One interim final and two final rules – including a final regulation on the net stable funding ratio (NSFR), liquidity risk measurement standards and disclosure requirements – will be considered by the board of the federal insurer of bank deposits Oct. 20, the board said Tuesday.
The NSFR has been under consideration since at least 2016 by the Federal Deposit Insurance Corp. (FDIC), the Federal Reserve, and the Office of the Comptroller of the Currency (OCC). In a nutshell, the proposal requires banks to maintain a minimum level of stable funding relative to the liquidity of their assets, derivatives, and commitments, over a one-year period.
The proposal, according to the Fed, was designed to “reduce the likelihood that disruptions to a banking organization’s sources of funding will compromise its liquidity position.” It would do that, the Fed said, by requiring banks to maintain sufficient levels of stable funding in order to reduce liquidity risk to the overall banking system. That would also enhance financial stability, the Fed said.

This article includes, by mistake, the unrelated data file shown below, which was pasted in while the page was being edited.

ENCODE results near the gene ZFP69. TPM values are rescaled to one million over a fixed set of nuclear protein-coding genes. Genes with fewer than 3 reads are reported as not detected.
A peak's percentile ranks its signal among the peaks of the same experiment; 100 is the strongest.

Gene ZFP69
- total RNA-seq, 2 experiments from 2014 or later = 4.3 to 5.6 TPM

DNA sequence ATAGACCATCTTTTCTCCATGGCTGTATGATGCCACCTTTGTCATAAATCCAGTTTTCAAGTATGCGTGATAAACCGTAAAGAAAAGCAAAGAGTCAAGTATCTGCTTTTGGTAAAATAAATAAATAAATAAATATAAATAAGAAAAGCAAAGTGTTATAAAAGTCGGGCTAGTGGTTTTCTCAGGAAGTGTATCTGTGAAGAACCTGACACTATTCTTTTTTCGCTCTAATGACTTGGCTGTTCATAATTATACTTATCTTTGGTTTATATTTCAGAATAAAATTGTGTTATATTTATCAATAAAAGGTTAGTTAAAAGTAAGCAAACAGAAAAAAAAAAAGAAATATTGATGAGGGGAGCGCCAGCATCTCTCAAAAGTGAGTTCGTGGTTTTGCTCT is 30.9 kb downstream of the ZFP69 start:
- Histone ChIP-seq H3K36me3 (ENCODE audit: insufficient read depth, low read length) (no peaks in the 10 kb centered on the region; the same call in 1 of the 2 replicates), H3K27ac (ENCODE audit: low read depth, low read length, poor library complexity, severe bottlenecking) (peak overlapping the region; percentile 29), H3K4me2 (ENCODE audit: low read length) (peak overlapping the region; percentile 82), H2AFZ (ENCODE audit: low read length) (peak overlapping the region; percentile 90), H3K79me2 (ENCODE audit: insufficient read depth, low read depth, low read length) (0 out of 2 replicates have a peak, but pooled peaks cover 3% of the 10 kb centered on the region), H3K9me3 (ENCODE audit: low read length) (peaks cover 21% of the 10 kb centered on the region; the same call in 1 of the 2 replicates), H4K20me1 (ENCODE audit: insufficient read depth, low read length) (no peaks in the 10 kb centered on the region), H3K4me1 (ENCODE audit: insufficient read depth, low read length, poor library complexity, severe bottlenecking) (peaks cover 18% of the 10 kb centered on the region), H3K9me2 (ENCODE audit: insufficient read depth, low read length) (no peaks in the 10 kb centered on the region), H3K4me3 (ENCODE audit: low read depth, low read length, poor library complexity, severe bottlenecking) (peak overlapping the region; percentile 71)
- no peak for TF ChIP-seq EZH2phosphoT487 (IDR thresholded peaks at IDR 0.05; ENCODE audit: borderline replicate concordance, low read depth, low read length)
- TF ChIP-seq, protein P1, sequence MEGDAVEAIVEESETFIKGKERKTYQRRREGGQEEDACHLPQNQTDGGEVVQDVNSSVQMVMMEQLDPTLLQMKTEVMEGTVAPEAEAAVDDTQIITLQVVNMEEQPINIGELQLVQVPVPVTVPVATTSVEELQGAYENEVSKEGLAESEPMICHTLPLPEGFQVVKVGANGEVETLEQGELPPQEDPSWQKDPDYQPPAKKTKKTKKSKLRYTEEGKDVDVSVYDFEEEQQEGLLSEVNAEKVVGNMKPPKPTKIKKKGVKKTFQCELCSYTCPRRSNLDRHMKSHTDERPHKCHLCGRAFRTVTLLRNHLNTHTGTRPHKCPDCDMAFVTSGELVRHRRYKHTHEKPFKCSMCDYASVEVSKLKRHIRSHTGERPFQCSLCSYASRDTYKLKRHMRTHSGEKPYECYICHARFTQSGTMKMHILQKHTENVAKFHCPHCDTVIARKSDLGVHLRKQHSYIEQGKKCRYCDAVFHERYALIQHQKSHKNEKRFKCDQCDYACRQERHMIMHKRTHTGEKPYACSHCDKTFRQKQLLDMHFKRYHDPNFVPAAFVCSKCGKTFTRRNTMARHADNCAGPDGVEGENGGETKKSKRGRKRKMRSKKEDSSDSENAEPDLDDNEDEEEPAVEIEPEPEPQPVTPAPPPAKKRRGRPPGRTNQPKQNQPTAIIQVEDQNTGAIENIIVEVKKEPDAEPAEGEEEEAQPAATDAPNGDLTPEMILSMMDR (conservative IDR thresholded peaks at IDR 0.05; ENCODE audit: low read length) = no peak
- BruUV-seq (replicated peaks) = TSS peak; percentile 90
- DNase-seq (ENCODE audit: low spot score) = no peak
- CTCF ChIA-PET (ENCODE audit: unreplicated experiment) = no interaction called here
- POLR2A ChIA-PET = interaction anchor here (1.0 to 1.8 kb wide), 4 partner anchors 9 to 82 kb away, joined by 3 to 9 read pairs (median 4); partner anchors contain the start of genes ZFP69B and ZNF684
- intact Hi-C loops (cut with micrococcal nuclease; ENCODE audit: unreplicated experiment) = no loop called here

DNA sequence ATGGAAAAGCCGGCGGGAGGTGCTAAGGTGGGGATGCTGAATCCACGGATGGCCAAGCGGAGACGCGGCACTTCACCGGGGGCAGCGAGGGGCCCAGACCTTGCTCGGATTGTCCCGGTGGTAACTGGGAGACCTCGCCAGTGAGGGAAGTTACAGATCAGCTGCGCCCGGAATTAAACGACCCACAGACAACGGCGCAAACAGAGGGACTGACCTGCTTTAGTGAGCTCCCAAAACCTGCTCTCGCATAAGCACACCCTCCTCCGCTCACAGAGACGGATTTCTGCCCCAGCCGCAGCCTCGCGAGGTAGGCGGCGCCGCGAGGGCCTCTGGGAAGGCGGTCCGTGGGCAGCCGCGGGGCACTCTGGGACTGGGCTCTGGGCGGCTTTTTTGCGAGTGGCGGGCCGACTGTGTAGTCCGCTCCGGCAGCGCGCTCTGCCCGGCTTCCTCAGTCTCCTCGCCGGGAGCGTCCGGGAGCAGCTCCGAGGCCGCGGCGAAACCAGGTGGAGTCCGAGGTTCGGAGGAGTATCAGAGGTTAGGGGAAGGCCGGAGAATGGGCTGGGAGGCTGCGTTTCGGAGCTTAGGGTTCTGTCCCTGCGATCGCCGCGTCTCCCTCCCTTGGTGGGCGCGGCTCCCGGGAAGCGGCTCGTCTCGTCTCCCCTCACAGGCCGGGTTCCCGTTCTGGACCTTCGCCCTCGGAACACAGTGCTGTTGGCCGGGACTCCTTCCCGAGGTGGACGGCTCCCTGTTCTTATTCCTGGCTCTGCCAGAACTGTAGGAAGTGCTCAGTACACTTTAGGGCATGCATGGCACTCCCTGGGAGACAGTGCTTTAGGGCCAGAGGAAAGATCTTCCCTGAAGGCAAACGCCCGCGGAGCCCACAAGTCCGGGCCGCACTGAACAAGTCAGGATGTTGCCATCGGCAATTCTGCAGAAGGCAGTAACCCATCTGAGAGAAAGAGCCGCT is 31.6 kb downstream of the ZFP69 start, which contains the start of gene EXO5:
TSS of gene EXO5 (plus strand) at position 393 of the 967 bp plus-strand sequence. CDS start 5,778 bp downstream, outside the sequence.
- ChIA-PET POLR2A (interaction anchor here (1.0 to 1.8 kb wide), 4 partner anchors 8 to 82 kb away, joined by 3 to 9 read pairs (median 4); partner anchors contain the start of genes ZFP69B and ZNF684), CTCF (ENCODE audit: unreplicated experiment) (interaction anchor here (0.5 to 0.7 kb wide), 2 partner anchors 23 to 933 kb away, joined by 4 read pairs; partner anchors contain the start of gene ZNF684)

Also under consideration at the Tuesday meeting of the FDIC Board:
- A final rule on regulatory capital treatment for investments in certain unsecured debt instruments of global systemically important U.S. bank holding companies, certain intermediate holding companies, and global systemically important foreign banking organizations; total-loss absorbing capacity requirements will also be outlined.
- An interim final rule on applicability of annual independent audits and reporting requirements for fiscal years ending in 2021.
The FDIC Board’s meeting gets underway at 10 a.m. ET; it will be streamed live via the Internet.